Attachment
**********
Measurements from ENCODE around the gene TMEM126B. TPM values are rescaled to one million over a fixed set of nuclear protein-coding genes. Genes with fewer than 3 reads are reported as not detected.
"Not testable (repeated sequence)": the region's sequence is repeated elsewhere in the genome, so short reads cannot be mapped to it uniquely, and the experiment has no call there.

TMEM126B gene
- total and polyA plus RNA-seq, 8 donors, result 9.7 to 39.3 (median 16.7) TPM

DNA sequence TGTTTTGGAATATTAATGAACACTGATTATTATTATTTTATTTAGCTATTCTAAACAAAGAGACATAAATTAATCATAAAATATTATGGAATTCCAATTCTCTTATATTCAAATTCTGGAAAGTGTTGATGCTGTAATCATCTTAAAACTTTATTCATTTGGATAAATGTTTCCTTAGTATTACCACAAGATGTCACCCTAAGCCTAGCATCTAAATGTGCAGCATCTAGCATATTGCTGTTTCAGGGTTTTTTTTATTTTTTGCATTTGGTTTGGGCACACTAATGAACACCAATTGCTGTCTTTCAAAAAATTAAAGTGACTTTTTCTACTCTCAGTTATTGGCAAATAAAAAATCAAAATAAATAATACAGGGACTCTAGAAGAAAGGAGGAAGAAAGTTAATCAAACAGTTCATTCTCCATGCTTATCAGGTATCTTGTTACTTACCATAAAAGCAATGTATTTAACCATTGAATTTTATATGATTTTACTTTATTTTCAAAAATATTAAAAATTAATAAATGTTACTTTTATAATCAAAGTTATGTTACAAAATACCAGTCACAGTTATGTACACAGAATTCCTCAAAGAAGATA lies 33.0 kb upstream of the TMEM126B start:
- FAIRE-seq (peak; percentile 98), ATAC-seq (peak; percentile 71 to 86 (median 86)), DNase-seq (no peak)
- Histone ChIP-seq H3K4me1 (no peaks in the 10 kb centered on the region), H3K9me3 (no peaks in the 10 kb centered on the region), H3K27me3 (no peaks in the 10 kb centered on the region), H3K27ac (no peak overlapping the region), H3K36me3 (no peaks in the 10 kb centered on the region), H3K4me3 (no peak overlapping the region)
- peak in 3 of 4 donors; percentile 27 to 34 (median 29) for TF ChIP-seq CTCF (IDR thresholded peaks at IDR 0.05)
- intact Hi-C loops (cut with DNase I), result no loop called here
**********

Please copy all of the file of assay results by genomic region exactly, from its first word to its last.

Measurements from ENCODE around the gene TMEM126B. TPM values are rescaled to one million over a fixed set of nuclear protein-coding genes. Genes with fewer than 3 reads are reported as not detected.
"Not testable (repeated sequence)": the region's sequence is repeated elsewhere in the genome, so short reads cannot be mapped to it uniquely, and the experiment has no call there.

TMEM126B gene
- total and polyA plus RNA-seq, 8 donors, result 9.7 to 39.3 (median 16.7) TPM

DNA sequence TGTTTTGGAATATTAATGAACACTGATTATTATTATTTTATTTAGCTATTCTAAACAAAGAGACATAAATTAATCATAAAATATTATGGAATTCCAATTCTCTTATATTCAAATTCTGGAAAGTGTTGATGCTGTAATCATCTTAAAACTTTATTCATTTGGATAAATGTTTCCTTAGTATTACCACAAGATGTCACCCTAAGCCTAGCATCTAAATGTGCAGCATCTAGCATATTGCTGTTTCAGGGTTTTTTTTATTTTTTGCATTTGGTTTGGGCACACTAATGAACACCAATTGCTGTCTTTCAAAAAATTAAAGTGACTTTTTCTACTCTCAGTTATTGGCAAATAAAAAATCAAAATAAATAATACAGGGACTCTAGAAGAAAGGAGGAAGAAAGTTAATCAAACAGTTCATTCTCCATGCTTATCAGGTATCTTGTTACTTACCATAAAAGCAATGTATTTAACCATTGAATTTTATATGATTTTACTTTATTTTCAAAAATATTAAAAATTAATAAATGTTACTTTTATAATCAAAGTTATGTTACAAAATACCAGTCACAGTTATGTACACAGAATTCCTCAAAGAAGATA lies 33.0 kb upstream of the TMEM126B start:
- FAIRE-seq (peak; percentile 98), ATAC-seq (peak; percentile 71 to 86 (median 86)), DNase-seq (no peak)
- Histone ChIP-seq H3K4me1 (no peaks in the 10 kb centered on the region), H3K9me3 (no peaks in the 10 kb centered on the region), H3K27me3 (no peaks in the 10 kb centered on the region), H3K27ac (no peak overlapping the region), H3K36me3 (no peaks in the 10 kb centered on the region), H3K4me3 (no peak overlapping the region)
- peak in 3 of 4 donors; percentile 27 to 34 (median 29) for TF ChIP-seq CTCF (IDR thresholded peaks at IDR 0.05)
- intact Hi-C loops (cut with DNase I), result no loop called here